Learning French: How to say ‘sorry’ in French


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Learning French: How to say ‘sorry’ in French

When it comes to finding ways to say ‘sorry’ in French, there are several expressions of regret, empathy or even apathy.

To say ‘sorry’ in French, it is possible to say pardon, désolé, je regrette, and more, but you might wish to know how to be more emphatic for more specific occasions, such as when hearing really bad news. On another topic, “I don’t mind” can be cela m’est égal when it means ‘it doesn’t make any difference to me’, je veux bien (said without enthusiasm) or cela ne me dérange pas if you want to say either ‘it isn’t a problem for me’, or, ‘I couldn’t care less’.

Here are some everyday situations to show you when to use each phrase:

Ca m’est égal

Q. On va au cinéma jeudi ou vendredi soir?

A. Ca m’est égal.
(Shall we go to the cinema on Thursday or Friday evening? I don’t mind.)

Q. Tu veux un thé ou un café?

A. Ca m’est égal.
(What would you like, tea or coffee? I don’t mind.)

Q. À quelle heure voulez-vous manger ce soir?

A. Ca nous est tout à fait égal.
(At what time wold you like to eat tonight? We really don’t mind.)

When a choice is offered, ‘ça m’est égal’ is the best way to translate I don’t mind.

Je veux bien

Q. Si on allait à la plage demain?

A. Oui, je veux bien.
(What about going to the beach tomorrow? I don’t mind)

Q. Tu viens avec moi en ville la semaine prochaine?

A. Je veux bien, moi.
(Do you want to come shopping with me next week? Yes, all right, I don’t mind.)

Q. On prend des pizzas pour ce soir?

A. Je veux bien, d’accord.
(Shall we get some pizzas for tea/dinner? OK, I don’t mind)

When a suggestion for plans is made, ‘je veux bien’, said without enthusiasm, is the best way to translate I don’t mind (said enthusiastically it will mean: ‘that will be great!’).

Cela/ça ne me dérange pas

This is the best way to say I don’t mind (it’s no trouble, no problem) in answer to a request for a favour.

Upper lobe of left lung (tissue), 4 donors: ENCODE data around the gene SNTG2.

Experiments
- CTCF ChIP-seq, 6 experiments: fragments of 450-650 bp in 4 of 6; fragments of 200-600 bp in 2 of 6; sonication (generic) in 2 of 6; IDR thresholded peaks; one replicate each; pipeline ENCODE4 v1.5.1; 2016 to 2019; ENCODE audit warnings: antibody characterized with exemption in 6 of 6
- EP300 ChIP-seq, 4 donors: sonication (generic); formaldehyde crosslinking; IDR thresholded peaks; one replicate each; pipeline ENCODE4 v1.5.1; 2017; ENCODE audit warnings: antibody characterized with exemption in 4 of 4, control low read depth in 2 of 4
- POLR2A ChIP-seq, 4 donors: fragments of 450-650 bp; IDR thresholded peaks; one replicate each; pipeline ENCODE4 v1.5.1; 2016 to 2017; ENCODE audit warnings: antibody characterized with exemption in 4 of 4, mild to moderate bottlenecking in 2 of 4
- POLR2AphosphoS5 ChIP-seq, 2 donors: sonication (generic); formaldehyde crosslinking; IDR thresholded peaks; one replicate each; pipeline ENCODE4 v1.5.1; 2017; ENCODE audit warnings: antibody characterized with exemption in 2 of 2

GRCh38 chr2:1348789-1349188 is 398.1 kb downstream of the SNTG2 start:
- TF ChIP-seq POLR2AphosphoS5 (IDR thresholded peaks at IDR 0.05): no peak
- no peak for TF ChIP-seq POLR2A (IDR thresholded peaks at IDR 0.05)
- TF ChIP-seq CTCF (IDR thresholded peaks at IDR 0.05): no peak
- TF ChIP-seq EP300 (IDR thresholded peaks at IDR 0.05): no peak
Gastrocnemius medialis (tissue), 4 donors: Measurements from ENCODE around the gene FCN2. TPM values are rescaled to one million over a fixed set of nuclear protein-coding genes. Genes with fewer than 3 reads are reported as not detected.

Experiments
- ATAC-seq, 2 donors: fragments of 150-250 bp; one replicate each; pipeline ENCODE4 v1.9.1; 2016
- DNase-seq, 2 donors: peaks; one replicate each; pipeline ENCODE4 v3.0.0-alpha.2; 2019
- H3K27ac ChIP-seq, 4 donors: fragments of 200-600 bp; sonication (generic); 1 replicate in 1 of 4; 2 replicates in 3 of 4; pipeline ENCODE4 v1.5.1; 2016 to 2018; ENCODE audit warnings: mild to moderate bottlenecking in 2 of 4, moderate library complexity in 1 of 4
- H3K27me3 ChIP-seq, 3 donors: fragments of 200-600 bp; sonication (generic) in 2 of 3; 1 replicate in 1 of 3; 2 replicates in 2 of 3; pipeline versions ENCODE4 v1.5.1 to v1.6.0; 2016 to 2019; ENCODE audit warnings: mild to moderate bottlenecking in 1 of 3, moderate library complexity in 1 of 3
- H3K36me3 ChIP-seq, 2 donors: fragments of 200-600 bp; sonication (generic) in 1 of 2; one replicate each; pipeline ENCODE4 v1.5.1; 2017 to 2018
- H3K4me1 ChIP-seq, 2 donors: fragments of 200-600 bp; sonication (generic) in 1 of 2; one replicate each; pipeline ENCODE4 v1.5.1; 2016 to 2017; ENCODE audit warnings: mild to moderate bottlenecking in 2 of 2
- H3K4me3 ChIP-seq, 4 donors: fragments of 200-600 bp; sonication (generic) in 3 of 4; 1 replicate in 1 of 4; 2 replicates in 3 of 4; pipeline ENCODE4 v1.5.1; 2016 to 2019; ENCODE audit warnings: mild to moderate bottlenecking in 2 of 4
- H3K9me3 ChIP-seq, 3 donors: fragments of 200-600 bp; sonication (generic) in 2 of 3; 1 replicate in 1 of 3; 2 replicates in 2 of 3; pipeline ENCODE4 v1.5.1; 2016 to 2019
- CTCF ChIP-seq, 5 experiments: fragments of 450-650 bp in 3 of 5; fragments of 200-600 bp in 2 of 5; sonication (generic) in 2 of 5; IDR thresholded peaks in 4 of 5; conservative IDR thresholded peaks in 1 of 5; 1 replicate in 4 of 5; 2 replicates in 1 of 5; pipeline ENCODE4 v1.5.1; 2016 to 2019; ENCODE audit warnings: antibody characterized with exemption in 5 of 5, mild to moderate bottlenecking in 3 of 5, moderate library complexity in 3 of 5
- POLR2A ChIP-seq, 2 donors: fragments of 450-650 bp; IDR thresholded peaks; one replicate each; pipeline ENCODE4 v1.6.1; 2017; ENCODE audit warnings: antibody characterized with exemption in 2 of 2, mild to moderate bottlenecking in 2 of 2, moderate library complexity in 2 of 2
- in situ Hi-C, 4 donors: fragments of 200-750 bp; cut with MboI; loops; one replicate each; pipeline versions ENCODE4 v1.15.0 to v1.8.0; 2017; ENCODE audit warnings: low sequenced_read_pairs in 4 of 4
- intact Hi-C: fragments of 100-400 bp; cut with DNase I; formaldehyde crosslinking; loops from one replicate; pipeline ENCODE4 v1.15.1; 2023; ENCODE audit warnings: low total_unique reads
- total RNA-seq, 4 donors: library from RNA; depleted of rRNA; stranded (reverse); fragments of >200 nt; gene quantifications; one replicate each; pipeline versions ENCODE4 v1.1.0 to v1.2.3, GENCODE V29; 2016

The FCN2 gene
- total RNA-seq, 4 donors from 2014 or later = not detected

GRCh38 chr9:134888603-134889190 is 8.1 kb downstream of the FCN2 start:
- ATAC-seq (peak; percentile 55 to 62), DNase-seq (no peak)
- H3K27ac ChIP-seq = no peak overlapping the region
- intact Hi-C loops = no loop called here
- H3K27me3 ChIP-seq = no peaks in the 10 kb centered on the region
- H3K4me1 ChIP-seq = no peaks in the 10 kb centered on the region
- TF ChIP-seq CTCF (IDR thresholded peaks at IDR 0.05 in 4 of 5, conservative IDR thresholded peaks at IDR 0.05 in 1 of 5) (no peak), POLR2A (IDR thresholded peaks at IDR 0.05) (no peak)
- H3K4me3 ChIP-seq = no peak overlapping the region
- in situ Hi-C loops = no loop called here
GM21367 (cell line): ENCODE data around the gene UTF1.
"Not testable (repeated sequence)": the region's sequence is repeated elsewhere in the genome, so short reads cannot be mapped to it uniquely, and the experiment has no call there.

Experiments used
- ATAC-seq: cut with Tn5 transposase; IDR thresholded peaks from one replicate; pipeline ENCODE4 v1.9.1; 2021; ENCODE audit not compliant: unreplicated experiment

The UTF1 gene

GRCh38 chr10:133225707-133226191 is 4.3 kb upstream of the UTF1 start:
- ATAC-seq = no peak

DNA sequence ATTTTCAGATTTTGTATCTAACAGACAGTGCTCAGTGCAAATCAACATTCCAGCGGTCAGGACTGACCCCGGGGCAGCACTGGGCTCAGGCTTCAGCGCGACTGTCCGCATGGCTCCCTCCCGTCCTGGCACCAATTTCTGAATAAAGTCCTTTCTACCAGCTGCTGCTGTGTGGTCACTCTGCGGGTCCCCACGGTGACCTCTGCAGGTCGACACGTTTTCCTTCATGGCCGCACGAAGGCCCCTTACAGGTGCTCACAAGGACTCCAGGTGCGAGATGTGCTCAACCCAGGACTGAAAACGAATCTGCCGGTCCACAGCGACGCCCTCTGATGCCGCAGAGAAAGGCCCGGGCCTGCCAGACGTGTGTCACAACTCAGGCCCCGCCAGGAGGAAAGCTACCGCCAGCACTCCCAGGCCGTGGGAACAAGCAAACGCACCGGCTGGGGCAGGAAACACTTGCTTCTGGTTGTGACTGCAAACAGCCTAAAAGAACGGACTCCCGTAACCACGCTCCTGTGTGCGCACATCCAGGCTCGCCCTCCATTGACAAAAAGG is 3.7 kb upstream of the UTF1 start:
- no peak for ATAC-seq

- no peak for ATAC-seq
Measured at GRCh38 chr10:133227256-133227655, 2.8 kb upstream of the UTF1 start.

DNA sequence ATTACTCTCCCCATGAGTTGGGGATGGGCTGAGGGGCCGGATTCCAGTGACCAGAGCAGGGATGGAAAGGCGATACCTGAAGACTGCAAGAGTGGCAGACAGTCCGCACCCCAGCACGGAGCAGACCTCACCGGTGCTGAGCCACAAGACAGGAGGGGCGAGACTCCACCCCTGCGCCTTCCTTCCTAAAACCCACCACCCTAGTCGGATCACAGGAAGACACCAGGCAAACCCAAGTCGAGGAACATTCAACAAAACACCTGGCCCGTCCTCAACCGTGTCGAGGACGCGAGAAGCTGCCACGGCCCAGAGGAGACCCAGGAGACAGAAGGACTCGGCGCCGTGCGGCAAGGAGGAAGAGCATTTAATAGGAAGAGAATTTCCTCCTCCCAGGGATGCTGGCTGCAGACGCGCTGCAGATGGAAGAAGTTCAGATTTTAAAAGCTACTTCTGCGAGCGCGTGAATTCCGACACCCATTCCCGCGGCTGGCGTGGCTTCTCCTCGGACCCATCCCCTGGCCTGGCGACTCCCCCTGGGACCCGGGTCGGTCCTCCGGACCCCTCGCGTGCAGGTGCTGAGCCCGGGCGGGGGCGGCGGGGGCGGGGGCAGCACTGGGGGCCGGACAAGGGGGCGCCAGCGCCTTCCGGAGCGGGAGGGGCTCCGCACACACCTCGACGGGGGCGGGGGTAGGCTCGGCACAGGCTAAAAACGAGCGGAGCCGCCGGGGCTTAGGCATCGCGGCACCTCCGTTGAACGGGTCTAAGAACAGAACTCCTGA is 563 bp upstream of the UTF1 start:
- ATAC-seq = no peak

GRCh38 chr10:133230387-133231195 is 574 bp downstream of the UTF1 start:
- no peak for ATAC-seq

Q Pourriez-vous me poster cette lettre en allant aux magasins?

A. Oui, bien sûr, ça ne me dérange pas du tout.
(Could you post this letter on your way to the shops? Yes of course! I don’t mind at all.


Ca m’est égal can also mean ‘I don’t care/ I couldn’t care less’, e.g. ‘ça m’est égal qu’il ne me parle plus’ (I couldn’t care less if he doesn’t speak to me any more.)

Non-verbal communication, your tone of voice, facial expression and gestures, plays a big part in conveying which meaning is intended.

When people apologise because of a slight problem, there is another phrase which can mean ‘I don’t mind/never mind/don’t worry about it’, and which can double for pas de problème. It is c’est pas grave. You can use it to answer someone who apologises for being late, or for forgetting something.

Tant pis means ‘never mind/it doesn’t matter’.

Pardon, excusez-moi

To attract a stranger’s attention, use pardon/excusez-mois: ‘Pardon, excusez-moi, madame, vous connaissez la Pizzeria Tino par hasard?’ (Excuse me, do you know the Pizzeria Tino at all?)

Pardon or excusez-moi can be used to get the attention of waiters, or any staff who are there to help. Or you can call: ‘Monsieur, s’il vous plaît!’

To apologise for a minor accident (dropping something, bumping someone or making a mistake), use pardon or excusez-moi.

Pardon is also used when you would like someone to repeat something.


‘Je suis désolé, monsieur, il n’y a plus de pain.’

Désolé(e) means that you are sorry that you cannot oblige or help someone.


Je regrette énormément d’avoir dit ça. (I am really very sorry I said that).

Ils regretteront toujours d’y avoir été. (They will always be sorry that they went (there).

Je regrette, mais les photocopies ne sont pas gratuites. (I am afraid/sorry that the photocopies are not free of charge).

Etre navré (de)

Nous avons été vraiment navrés d’apprendre cette triste nouvelle. (We were really sorry to hear this sad news.)

Nicole est navrée d’avoir fait tant de peine à ses parents. (Nicole is really sorry to have upset her parents).

Navré is probably the strongest way to sorry, to express sadness.

This article is an extract from Better French by Monique Jackman. Other key areas include using colloquial expressions, choosing correct verbs, mastering difficult structures.

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